Selenoprotein P Promotes the Development of Pulmonary Arterial Hypertension: A Possible Novel Therapeutic Target
Background—Excessive proliferation and apoptosis resistance of pulmonary artery smooth muscle cells (PASMCs) are key mechanisms of pulmonary arterial hypertension (PAH). In spite of the multiple combination therapy, considerable number of patients develop severe pulmonary hypertension (PH) because of the lack of diagnostic biomarker and antiproliferative therapies for PASMCs.
Methods—Microarray analyses were used to identify a novel therapeutic target for PAH. In vitro experiments including lung and serum samples from PAH patients, cultured PAH-PAMSCs, and high-throughput screening (HTS) of 3,336 low-molecular-weight compounds were used for mechanistic study and exploring a novel therapeutic agent. Five genetically modified mouse strains, including PASMC-specific selenoprotein P (SeP) knockout mice and PH model rats were used to study the role of SeP and therapeutic capacity of the compounds for the development of PH in vivo.
Results—Microarray analysis revealed a 32-fold increase in SeP in PAH-PASMCs compared with control PASMCs. SeP is a widely expressed extracellular protein maintaining cellular metabolism. Immunoreactivity of SeP was enhanced in the thickened media of pulmonary arteries in PAH. Serum SeP levels were also elevated in PH patients compared with controls and high serum SeP predicted poor outcome. SeP-knockout mice (SeP-/-) exposed to chronic hypoxia showed significantly reduced right ventricular systolic pressure (RVSP), RV hypertrophy, and PA remodeling compared with controls. In contrast, systemic SeP overexpressing mice showed exacerbation of hypoxia-induced PH. Furthermore, PASMC-specific SeP-/- mice showed reduced hypoxia-induced PH compared with controls, whereas neither liver-specific SeP knockout or liver-specific SeP overexpressing mice showed significant differences with controls. Altogether, protein levels of SeP in the lungs were associated with the development of PH. Mechanistic experiments demonstrated that SeP promotes PASMC proliferation and resistance to apoptosis through increased oxidative stress and mitochondrial dysfunction, which were associated with activated hypoxia-inducible factor-1α and dysregulated glutathione metabolism. Importantly, HTS of 3,336 compounds identified that sanguinarine, a plant alkaloid with anti-proliferative effects, reduced SeP expression and proliferation in PASMCs and ameliorated PH in mice and rats.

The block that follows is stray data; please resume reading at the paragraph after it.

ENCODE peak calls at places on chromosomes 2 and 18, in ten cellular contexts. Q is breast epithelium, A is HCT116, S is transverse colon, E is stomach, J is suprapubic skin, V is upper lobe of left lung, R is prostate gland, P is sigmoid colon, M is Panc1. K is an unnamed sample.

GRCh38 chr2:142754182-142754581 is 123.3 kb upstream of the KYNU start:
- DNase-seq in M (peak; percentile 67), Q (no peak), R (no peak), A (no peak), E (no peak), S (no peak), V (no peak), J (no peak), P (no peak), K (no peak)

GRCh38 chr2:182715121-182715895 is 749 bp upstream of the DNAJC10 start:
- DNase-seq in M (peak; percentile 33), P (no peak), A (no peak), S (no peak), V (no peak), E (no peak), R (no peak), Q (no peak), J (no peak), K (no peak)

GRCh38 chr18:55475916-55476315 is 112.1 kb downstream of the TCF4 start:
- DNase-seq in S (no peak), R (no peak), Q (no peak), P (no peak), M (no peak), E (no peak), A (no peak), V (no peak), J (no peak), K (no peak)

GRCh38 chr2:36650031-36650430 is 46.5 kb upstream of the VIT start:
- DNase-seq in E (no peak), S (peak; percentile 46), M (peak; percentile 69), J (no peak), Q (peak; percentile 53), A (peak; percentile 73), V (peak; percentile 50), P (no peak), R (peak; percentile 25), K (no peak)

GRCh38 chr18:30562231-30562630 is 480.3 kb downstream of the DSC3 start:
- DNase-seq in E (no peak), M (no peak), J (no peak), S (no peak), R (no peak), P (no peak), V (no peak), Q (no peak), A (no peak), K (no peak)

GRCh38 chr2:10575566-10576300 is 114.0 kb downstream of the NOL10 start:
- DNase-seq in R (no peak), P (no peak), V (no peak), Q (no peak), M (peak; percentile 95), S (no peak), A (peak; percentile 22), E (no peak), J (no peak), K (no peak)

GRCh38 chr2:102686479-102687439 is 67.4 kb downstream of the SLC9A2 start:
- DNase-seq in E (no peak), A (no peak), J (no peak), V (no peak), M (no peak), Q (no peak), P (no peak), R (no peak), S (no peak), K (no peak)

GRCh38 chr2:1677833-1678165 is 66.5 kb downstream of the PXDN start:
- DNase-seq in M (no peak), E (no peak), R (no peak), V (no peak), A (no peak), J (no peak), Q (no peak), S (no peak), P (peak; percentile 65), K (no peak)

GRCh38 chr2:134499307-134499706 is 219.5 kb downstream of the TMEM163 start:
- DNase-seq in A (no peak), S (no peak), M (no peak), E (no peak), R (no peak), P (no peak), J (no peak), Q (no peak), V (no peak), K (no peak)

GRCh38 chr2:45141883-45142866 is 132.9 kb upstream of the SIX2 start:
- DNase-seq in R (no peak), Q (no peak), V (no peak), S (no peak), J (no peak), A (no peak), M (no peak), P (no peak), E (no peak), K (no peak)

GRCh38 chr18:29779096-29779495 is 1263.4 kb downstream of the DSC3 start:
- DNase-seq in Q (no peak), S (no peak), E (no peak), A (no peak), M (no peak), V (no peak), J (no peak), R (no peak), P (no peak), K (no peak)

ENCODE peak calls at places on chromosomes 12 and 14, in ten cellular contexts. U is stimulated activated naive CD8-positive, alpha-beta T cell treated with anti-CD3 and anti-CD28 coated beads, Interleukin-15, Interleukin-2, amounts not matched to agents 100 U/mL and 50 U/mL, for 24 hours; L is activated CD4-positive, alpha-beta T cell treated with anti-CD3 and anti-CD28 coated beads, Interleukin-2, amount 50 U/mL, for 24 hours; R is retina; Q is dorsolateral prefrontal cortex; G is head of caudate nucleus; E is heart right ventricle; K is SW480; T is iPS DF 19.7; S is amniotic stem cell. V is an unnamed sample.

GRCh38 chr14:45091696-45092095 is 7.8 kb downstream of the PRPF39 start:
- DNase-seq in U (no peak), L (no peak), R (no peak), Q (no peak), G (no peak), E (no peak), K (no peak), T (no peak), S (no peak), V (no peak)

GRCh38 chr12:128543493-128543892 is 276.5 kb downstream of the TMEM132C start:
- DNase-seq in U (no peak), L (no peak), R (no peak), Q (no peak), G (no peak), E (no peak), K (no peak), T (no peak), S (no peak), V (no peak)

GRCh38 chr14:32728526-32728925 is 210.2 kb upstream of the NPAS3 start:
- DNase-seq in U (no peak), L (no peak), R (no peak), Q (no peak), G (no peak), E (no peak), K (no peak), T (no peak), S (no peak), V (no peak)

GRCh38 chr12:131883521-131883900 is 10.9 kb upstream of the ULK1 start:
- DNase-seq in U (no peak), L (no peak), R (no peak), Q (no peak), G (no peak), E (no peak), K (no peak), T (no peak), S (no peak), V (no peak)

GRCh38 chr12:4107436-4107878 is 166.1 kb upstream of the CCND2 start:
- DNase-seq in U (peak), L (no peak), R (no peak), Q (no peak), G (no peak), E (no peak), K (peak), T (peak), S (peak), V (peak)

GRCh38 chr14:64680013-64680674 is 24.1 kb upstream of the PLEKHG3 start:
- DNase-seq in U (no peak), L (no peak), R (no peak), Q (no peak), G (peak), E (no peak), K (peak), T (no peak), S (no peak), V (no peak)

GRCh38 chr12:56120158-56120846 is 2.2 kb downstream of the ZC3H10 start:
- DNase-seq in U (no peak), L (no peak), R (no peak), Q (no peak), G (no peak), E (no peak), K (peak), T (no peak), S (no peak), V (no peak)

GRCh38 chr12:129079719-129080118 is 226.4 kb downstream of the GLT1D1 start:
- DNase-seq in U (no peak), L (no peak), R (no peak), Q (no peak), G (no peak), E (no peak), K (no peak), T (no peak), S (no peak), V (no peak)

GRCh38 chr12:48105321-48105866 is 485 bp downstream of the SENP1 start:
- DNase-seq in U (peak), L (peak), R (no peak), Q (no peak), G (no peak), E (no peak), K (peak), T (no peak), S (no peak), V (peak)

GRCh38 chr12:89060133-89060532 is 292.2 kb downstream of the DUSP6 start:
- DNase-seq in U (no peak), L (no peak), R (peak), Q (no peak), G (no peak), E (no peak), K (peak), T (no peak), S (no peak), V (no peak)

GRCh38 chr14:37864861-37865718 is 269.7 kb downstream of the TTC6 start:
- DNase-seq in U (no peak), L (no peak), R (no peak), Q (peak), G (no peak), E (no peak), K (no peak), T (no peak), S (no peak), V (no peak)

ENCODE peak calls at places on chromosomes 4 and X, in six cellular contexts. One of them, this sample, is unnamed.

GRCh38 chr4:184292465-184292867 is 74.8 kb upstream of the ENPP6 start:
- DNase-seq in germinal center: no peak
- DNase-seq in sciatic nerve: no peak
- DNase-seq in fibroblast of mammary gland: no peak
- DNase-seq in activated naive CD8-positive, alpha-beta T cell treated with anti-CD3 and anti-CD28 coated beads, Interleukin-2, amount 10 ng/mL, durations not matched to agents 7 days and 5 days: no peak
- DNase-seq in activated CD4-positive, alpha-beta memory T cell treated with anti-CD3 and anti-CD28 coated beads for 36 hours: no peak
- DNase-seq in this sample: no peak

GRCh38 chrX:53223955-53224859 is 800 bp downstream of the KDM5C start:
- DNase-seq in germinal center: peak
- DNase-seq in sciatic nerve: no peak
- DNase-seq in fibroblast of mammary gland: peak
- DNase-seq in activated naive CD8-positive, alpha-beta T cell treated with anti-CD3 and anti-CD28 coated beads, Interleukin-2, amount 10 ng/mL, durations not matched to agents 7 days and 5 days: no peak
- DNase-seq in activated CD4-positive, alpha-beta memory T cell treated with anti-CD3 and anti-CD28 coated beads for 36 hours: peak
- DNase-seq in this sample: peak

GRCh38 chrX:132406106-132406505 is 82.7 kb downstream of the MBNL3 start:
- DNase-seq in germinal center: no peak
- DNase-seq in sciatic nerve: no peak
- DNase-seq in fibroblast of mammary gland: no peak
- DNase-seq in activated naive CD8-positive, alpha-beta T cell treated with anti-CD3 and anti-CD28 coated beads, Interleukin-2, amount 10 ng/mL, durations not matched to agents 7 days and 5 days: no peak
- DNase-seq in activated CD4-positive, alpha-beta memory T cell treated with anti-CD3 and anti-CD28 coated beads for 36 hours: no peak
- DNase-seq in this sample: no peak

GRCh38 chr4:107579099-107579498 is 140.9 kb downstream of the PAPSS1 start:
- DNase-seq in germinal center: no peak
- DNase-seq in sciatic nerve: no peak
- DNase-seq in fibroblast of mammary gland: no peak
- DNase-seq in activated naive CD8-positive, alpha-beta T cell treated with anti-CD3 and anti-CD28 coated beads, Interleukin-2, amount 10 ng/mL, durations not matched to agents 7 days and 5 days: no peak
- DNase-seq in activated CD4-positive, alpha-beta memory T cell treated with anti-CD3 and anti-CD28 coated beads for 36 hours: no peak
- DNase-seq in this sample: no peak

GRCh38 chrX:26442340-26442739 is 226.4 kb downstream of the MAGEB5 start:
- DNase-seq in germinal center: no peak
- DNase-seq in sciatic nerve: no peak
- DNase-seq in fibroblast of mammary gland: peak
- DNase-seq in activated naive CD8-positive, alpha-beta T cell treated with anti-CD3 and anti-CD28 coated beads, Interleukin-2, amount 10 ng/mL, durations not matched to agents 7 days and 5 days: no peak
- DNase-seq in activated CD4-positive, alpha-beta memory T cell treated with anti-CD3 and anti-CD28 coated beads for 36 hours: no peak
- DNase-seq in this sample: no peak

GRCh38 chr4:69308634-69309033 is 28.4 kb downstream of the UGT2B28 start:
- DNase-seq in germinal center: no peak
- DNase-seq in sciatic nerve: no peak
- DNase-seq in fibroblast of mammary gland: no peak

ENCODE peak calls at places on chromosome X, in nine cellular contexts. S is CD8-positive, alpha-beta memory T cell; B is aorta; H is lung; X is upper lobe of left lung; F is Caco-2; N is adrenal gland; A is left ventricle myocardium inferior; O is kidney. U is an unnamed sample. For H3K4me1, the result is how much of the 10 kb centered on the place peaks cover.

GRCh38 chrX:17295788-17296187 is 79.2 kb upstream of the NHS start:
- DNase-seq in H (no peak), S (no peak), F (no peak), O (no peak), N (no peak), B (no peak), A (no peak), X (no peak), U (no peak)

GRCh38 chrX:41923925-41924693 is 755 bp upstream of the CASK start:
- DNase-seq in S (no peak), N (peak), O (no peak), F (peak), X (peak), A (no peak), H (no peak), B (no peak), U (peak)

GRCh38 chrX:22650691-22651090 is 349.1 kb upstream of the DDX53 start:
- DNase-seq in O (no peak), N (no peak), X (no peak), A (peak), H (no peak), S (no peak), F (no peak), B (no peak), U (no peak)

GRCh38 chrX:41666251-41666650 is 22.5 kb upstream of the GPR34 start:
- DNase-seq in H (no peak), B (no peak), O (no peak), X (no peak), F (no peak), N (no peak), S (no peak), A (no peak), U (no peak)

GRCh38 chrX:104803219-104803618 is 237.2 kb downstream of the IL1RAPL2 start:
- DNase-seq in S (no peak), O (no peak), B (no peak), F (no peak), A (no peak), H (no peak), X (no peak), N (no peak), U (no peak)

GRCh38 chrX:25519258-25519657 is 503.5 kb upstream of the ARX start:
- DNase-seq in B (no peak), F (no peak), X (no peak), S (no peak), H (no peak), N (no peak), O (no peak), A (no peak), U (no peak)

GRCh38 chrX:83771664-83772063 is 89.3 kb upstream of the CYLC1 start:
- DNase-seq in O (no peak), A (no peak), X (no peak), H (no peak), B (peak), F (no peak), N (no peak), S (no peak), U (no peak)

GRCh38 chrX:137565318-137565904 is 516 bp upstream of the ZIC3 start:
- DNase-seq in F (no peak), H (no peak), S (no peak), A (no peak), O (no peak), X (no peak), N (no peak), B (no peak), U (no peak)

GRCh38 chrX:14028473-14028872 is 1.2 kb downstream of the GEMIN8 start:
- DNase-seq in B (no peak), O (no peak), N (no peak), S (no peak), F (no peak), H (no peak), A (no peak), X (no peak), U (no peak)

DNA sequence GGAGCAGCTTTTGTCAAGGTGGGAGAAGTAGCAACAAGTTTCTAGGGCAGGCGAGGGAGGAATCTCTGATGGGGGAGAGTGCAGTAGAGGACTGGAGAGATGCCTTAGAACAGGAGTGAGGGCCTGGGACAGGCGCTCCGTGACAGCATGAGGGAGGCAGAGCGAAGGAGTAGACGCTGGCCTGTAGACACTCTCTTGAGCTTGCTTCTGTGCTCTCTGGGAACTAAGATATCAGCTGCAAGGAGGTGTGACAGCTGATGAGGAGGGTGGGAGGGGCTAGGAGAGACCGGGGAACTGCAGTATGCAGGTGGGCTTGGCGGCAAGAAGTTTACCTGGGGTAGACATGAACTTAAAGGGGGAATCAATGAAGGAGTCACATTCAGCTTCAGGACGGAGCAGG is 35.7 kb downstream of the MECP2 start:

Conclusions—These results indicate that SeP promotes the development of PH, suggesting that it is a novel biomarker and a therapeutic target of the disorder.
- Received December 6, 2017.
- Revision received March 21, 2018.
- Accepted March 28, 2018.